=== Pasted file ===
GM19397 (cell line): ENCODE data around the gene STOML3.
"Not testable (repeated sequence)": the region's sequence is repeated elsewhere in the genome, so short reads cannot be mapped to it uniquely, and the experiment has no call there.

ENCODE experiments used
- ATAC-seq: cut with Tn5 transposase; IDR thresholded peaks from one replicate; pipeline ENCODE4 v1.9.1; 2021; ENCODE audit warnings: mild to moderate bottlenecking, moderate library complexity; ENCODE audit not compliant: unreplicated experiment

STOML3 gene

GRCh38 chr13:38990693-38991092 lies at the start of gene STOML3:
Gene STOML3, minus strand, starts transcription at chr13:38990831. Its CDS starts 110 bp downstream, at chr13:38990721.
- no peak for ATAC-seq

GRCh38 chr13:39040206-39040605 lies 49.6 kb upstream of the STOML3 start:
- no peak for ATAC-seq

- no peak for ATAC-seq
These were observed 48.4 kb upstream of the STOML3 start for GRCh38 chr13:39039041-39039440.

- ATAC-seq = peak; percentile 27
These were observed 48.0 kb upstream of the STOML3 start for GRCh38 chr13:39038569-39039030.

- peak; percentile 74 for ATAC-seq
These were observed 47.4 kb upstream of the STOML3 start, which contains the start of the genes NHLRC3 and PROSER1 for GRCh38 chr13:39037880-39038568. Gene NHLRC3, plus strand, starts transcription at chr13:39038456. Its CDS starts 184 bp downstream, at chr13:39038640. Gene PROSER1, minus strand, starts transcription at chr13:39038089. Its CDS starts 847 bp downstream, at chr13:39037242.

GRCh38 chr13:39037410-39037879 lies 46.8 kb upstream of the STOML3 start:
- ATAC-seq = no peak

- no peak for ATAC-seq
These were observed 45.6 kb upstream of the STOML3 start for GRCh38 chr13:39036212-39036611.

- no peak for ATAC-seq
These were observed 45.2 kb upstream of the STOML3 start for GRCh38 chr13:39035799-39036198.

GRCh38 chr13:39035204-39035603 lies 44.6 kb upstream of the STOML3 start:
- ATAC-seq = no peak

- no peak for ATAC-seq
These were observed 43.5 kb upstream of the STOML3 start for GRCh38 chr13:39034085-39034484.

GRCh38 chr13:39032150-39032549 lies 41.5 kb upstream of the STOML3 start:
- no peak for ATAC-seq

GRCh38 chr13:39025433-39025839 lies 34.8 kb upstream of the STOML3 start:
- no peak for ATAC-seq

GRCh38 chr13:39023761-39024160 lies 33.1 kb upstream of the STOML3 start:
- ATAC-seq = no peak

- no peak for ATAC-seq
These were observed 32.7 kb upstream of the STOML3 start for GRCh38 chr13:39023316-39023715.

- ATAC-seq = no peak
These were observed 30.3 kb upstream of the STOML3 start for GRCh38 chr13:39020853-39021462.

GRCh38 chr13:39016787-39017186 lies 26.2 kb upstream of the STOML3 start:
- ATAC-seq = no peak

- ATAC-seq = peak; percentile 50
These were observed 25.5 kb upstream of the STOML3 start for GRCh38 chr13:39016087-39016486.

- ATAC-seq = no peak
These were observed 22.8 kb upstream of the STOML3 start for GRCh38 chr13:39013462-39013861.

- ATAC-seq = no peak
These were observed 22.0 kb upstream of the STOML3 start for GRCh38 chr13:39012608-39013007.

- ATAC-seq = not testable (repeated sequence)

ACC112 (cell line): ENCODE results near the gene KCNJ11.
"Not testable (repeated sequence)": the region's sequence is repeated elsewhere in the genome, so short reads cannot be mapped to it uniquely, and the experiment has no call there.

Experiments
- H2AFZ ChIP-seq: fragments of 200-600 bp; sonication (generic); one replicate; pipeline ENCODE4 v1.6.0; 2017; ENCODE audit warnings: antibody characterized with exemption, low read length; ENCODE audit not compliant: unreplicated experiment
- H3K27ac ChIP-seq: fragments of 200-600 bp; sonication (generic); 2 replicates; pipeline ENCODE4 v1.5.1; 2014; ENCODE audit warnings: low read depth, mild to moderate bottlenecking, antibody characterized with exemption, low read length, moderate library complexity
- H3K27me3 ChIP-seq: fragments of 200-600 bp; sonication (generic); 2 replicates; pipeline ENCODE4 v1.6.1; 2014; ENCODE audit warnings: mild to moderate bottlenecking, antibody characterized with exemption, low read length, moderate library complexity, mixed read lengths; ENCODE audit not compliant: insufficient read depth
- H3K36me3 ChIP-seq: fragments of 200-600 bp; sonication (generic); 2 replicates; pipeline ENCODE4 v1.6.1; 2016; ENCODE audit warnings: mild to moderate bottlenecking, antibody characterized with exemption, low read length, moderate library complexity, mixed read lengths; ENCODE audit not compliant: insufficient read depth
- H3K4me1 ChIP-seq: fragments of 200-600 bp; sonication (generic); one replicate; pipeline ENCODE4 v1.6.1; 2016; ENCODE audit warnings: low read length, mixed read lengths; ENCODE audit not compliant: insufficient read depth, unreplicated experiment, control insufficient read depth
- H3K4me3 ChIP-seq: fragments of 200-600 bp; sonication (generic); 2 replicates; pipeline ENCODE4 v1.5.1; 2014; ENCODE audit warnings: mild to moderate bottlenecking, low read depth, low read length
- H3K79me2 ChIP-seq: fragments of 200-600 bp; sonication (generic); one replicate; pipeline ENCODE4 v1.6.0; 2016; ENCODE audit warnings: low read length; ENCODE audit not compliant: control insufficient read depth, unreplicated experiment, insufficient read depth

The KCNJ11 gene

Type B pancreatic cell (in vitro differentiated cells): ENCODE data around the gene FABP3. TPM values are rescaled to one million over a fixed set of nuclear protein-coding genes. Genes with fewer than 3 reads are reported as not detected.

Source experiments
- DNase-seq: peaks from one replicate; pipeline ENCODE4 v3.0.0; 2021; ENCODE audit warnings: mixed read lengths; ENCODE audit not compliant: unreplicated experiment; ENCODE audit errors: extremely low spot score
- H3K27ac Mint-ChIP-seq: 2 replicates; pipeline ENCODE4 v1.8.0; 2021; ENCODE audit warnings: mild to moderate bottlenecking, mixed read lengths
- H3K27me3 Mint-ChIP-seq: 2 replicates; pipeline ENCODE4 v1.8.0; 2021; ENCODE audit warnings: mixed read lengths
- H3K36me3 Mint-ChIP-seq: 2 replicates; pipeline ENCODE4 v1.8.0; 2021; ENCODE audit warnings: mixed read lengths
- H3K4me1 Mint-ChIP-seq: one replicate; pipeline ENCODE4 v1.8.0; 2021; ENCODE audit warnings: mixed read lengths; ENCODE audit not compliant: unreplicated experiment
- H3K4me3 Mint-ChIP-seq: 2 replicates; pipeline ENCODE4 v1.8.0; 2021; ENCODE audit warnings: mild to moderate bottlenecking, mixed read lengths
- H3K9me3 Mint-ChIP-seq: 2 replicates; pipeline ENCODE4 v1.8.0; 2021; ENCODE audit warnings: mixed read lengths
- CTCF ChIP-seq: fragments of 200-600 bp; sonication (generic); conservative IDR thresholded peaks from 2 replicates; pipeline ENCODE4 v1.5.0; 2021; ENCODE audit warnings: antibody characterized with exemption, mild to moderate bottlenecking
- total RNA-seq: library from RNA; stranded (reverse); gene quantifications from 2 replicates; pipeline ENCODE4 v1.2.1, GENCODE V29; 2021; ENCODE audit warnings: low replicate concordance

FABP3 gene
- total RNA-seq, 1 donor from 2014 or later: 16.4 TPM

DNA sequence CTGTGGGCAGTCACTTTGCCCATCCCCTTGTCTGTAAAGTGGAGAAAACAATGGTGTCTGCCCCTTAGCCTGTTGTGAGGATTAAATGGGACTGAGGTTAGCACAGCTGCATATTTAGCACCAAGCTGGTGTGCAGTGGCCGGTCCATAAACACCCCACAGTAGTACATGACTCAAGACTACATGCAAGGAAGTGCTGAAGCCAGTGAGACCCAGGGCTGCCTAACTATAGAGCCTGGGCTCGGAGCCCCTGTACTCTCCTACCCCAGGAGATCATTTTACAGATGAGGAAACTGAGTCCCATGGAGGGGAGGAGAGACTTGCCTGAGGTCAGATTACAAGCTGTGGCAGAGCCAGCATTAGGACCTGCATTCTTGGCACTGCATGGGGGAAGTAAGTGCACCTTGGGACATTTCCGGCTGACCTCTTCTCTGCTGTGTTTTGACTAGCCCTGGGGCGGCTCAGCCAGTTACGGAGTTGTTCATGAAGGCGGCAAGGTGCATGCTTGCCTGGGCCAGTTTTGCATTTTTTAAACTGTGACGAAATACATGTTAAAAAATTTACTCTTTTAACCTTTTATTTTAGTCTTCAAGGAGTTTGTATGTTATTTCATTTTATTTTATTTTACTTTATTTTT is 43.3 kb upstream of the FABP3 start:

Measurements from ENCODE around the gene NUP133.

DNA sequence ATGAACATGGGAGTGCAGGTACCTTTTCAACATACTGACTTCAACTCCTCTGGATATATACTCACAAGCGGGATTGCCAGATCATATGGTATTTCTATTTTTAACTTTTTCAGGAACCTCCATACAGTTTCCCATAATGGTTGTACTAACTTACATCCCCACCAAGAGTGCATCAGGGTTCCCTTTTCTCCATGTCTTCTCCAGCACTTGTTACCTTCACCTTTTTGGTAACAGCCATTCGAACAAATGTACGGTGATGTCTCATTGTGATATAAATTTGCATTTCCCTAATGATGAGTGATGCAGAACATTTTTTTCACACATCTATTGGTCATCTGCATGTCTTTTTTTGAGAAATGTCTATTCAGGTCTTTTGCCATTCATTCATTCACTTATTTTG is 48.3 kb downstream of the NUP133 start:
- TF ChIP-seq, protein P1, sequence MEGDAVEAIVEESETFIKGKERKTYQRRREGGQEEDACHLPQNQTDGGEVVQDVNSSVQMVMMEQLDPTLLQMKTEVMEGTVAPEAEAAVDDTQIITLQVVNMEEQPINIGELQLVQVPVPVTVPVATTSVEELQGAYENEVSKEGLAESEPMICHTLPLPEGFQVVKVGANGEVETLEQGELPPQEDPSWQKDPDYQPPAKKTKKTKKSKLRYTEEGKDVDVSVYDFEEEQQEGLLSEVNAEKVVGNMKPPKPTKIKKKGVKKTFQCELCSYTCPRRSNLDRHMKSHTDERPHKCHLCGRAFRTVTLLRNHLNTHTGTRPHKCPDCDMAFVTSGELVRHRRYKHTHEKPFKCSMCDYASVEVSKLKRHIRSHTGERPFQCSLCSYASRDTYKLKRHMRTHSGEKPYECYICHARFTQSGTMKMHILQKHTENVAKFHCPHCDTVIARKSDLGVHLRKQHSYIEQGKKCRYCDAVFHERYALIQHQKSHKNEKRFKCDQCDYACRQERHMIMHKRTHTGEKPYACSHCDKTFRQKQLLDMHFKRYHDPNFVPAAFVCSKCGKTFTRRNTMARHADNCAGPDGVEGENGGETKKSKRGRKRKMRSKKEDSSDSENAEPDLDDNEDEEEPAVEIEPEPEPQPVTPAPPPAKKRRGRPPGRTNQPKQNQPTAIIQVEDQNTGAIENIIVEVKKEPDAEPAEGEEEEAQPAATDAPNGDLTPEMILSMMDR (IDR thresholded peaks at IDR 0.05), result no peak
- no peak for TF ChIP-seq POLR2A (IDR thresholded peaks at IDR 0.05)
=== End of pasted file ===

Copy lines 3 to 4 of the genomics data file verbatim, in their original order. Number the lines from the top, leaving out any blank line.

ENCODE experiments used
- ATAC-seq: cut with Tn5 transposase; IDR thresholded peaks from one replicate; pipeline ENCODE4 v1.9.1; 2021; ENCODE audit warnings: mild to moderate bottlenecking, moderate library complexity; ENCODE audit not compliant: unreplicated experiment